Useful, accessible information on circulation and audience development for magazine publishing professionals.


Native advertising is here to stay, probably. It is a good thing, possibly. So why can't Glen Martin decide whether he likes native or not? Click here to read.

Just how safe is your data? With so much data held by publishers, could it be "hacked?" Elaine Tyson and Roy Beagley asked the people that know, the fulfillment bureaus themselves. Click here to read.

We act as if “native advertising” is something new, so what is it and how should we best use it... an introduction to "native advertising!" Click here to read.

Virtually all marketing campaigns are most successful when they employ a multi-channel approach to a targeted audience... even in the "all-digital" world. Click here to read more....

On October 16th last year, a new regulation from the FCC went into effect. Ronen Ben-Dror asks how does the FCC rule affect you in the B2B environment? Click here to read more....

The Interactive Advertising Bureau found that more than a third of web traffic is fraudulent and BPA says only 40% of ads measured are actually viewable, but how much of a problem is this? Click here to read more....

Telemarketers are well aware of the Personal Identifier Question and recent changes in rules regarding the PIQ have caused somewhat of a debate in the industry. Ronen Ben-Dror of Blue Valley Telemarketing takes a look at what gives. Click here to read more....

An accurate call list is an extremely important aspect in waging a successful telemarketing campaign. Scrubbing the list is the responsibility of the publishing company and the telemarketing agency. Click here to read more....

Customers of telemarketing services often commission work without undertaking even the most elementary checks. What should the informed customer look for when choosing an outbound telemarketing agency? Click here to read,

Publishers need to address the USPS's suggested increase before it is too late. Click here to read,

Evaluating how a campaign is working while agents are in the process of communicating with current or potential clients, live monitoring is an essential tool. Can companies afford to waste all those efforts on a careless approach to monitoring the campaign? Of course not. Click here to read more....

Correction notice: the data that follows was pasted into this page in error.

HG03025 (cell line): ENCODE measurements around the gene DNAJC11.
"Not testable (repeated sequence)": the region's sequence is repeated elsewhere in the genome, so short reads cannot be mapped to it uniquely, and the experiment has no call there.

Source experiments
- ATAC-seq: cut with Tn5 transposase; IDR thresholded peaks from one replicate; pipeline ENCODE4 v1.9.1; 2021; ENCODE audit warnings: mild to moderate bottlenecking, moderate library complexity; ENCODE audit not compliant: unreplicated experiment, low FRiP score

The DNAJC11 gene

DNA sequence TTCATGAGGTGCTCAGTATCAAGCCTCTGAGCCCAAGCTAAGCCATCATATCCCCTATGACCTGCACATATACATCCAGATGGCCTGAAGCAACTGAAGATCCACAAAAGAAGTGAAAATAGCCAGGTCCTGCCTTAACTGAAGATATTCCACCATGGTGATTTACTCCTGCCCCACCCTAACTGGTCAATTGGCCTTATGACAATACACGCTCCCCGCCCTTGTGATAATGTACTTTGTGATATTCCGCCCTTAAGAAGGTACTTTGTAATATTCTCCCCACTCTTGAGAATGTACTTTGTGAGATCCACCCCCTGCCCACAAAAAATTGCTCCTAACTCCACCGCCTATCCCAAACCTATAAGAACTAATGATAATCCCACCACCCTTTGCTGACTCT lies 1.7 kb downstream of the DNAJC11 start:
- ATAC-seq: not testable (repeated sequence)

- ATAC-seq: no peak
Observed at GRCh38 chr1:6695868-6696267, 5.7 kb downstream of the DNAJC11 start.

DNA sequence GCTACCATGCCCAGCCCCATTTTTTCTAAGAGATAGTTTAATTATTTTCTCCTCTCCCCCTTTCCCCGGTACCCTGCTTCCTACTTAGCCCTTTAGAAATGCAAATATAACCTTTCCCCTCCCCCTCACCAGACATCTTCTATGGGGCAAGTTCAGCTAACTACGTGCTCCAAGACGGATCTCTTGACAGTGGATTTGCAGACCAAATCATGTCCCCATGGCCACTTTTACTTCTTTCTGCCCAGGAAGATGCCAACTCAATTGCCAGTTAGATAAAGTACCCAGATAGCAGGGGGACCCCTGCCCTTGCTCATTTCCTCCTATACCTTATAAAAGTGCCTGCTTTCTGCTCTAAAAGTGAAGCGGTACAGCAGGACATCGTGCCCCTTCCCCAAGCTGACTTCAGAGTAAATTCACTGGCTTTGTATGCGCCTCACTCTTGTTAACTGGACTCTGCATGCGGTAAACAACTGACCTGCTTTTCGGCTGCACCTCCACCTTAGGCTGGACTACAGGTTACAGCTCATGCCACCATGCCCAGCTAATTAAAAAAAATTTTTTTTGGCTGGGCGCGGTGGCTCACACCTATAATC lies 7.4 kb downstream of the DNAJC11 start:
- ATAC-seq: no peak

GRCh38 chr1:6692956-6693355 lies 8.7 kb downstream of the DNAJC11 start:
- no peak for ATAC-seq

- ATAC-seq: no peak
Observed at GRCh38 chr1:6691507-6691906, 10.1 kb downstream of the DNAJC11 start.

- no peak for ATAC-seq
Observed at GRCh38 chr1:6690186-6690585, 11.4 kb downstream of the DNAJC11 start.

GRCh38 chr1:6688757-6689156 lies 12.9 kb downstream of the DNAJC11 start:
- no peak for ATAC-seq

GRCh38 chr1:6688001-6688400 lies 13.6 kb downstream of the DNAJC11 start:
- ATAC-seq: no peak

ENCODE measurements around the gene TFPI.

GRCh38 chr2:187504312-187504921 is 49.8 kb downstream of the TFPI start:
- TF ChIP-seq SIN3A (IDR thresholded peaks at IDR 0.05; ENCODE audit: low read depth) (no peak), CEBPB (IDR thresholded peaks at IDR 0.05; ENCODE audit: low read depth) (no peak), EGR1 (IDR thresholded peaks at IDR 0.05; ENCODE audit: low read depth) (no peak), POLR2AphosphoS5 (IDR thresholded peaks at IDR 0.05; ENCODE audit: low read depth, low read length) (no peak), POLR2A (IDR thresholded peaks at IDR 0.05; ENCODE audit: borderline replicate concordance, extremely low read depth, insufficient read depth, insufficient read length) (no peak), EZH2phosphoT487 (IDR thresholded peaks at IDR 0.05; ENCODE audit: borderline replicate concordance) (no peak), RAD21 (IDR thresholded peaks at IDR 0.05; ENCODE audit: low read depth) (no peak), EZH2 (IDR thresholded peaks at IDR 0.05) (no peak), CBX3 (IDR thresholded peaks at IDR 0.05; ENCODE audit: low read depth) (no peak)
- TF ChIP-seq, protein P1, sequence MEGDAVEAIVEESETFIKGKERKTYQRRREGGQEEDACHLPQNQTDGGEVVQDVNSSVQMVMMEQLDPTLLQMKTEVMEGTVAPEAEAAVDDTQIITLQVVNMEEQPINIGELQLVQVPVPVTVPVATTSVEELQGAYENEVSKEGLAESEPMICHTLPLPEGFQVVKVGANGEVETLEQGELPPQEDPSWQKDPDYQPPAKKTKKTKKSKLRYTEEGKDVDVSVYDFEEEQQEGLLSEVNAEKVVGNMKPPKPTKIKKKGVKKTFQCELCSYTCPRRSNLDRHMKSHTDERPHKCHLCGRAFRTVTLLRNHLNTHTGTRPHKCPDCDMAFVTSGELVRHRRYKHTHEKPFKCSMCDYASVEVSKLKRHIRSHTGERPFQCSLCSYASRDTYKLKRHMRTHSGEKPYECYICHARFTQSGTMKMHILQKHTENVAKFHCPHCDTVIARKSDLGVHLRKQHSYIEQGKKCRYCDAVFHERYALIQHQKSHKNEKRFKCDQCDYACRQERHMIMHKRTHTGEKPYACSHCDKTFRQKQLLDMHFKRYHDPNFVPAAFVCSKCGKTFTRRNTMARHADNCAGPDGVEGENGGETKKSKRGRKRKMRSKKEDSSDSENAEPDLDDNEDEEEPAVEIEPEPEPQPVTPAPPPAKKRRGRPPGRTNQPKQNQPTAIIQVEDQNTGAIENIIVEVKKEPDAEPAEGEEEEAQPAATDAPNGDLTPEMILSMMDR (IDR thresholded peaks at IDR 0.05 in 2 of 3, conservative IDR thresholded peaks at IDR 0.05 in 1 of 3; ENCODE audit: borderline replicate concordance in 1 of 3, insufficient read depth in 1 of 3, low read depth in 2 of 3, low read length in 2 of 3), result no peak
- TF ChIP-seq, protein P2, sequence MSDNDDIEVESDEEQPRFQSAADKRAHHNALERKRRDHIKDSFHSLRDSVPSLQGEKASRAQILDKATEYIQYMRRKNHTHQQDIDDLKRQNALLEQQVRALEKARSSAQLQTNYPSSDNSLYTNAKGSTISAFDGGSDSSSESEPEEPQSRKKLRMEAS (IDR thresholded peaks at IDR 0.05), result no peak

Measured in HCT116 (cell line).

Social media channels today are playing an interesting role in the future and the publishing world now views social media as a positive exchange with subscribers, so To Tweet or Not to Tweet, That Tis the Question Click here to read more....

How Well Do You Know Your Audience? The more you know, says Ronen Ben-Dror, this could eliminate the battle of qualifying leads. Click here to read more....

Free magazines are different from "Controlled" as we all know, but the distinction is becoming less and less relevant to advertisers. Click here!

Sending out a direct mail campaign requires a good lettershop operation... Karen Tyson explains....

Cash flow is probably the most important resource any business has. Benefit from Peter's insight and knowledge. Click here to read this exclusive article.

How to manage a telemarketing campaign and make it work for you. Karen Tyson explains....

While all major publishers maintain marketing databases, it is just as important for small publishers too. Pam would argue it’s more important than ever to maintain a database as a tool for identifying, developing and implementing strategy. Click here!

Circulation can be an asset on a sales call. Peter Lenahan explains what to do, and as importantly not what to do in this exclusive article. Click here!

For years the concept of earning and deferring income has confused many, but it is not that difficult. Get the facts behind earned and deferred income from Peter Sangiorgio. Click here to read more....

Getting a direct mail package printed takes advance planning. Karen Tyson has some thoughts and ideas as to how to make this sometimes daunting prospect easier to handle... Karen Tyson explains....

Enjoy and benefit from this exclusive article for written by Peter Lenahan who explains why the circulation staff keep the sales force motivated, and how that benefits all concerned. Click here!

Reader's response: One of most intelligent articles I have ever read on ad sales and the all-important relationship with circulation. Well said. Harry S, Sacramento, Calif - via email.

Businesses that put their customers front and center will ultimately win and the secret to successfully scaling CRM practices into any large organization is to really understand your markets. Benefit from Pam's years of experience and learn how to segment your file and become a success. Click here for Pam's insight.

To develop a realistic circulation forecast based upon current economic, industry, and company conditions is part of any circulation director's job. Benefit from the accountant's view and read Peter Sangiorgio's 5 Simple Tips to consider when developing a Circulation Budget. Click here for Peter's insight.

Rebecca Sterner is one of the most respected people in the audience development job function. Now you can benefit from Rebecca's knowledge on Setting Up an Auto Renewal Program. Click here.

When executing a direct mail program, you should give lots of thought to the requirements of merge/purge. This could end up saving you a great deal of money, not forgetting making your life a great deal easier. Karen Tyson explains...